Dr. Blackburn is an inventor and entrepreneur with more than twenty five years of software systems engineering experience in development, management and applied research of process, methods and tools. He is involved in consulting, research, training, strategic planning, proposal and business development, as well as developing and applying methods and tools to software and system engineering. He is the co-inventor of a theorem proving-based test vector generation system called T-VEC.
Dr. Blackburn spends much of his time doing research in the areas of modeling, formal analysis and visualization, and also helps companies adopt, adapt, tailor and apply new technologies, tools and methods. He is the Principal Investigator (PI) on several System Engineering Research Center research tasks for both NAVAIR and US. Army ARDEC on Systems Engineering Transformation through Model-Centric Engineering. He is currently involved in a number of projects involving analysis and testing of adaptive autonomous systems, Bayesian networks, MBSE, domain specific modeling and concept engineering using gaming technology and immersive environments. He is a frequent speaker at conferences and symposia, and has authored more than 150 papers covering a broad spectrum of topics such as modeling, requirements engineering, verification, software safety, security, reliability, automatic test vector generation, formal methods, and measurement.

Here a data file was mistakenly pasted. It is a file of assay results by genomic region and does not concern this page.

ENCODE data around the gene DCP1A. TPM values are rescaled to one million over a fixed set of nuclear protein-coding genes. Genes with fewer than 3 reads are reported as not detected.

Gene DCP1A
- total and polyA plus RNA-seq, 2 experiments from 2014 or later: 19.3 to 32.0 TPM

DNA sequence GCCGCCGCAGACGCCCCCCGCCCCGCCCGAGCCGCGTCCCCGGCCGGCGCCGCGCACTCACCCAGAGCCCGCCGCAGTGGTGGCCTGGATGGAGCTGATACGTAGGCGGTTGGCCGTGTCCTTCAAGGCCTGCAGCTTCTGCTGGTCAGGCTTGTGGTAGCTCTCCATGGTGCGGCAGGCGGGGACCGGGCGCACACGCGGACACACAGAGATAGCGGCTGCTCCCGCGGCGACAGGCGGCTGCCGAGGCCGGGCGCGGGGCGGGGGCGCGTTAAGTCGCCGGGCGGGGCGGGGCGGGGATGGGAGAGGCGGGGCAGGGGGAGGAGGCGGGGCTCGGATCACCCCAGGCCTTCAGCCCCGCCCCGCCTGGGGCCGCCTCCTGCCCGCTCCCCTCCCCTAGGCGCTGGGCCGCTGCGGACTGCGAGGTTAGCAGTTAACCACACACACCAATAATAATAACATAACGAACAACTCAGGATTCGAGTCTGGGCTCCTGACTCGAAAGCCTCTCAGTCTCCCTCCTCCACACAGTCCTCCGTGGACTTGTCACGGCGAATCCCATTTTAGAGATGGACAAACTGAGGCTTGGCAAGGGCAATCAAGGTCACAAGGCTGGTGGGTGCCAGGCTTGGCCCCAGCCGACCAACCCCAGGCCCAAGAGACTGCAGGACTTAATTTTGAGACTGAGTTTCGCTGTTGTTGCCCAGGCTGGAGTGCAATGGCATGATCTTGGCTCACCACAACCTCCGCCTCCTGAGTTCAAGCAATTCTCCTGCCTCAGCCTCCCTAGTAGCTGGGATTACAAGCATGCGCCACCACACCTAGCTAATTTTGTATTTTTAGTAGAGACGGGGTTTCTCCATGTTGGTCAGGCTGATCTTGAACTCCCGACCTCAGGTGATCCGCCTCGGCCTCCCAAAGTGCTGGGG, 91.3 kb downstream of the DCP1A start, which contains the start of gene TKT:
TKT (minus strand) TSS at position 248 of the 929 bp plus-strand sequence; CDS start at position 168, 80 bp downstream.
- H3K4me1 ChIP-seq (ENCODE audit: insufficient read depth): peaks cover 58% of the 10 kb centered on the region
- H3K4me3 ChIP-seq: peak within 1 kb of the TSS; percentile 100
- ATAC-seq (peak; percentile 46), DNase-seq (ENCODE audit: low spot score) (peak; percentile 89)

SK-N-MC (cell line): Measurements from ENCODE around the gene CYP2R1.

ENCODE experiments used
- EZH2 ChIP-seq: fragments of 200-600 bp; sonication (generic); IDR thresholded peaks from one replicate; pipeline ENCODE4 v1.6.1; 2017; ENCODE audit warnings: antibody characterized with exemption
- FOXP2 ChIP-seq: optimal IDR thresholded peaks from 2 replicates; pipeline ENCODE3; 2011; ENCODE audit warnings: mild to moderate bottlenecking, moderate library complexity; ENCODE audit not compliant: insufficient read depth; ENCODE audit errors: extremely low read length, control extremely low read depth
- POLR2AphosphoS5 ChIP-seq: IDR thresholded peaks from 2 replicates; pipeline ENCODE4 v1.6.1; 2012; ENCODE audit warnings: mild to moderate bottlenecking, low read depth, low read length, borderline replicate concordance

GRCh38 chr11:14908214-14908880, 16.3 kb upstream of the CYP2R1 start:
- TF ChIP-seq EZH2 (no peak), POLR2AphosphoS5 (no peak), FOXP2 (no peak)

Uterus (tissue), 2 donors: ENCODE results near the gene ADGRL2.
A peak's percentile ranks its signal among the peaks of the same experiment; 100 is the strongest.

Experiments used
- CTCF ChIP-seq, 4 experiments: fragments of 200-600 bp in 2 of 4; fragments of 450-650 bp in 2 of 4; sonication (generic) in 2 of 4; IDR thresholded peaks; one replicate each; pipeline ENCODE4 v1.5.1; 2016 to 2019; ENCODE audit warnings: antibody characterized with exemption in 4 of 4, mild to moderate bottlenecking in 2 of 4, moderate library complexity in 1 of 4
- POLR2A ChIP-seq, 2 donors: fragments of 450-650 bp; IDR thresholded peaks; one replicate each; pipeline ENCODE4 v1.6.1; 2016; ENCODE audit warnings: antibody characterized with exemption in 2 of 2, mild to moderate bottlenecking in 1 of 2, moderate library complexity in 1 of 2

Dr. Blackburn develops and teaches one course of a four-course series on Systems Engineering of Cyber Physical Systems (Bringing Solutions to Life) where the project involves the design, implementation and testing of a telepresence robot.
Dr. Blackburn has been consulting and advising companies and organizations such as Army, AT&T, BAE Systems, Boeing, Citibank, CSC, DARPA, DHS, EDS, Embraer, FAA, General Dynamics, Hamilton Sundstrand, Honeywell, Lockheed Martin, Medtronic, NASA, NAVAIR, NCR, NIST, Northrop Grumman, Qualcomm, Raytheon, Rockwell, Pratt Whitney, SRA, UTC, and Xerox for the last 20 years.
According to Darwin’s Origin of Species, it is not the most
intellectual of the species that survives; it is not the strongest that
survives; but the species that survives is the one that is able best to
adapt and adjust to the changing environment in which it finds itself. [Megginson, 1963; see http://quoteinvestigator.com]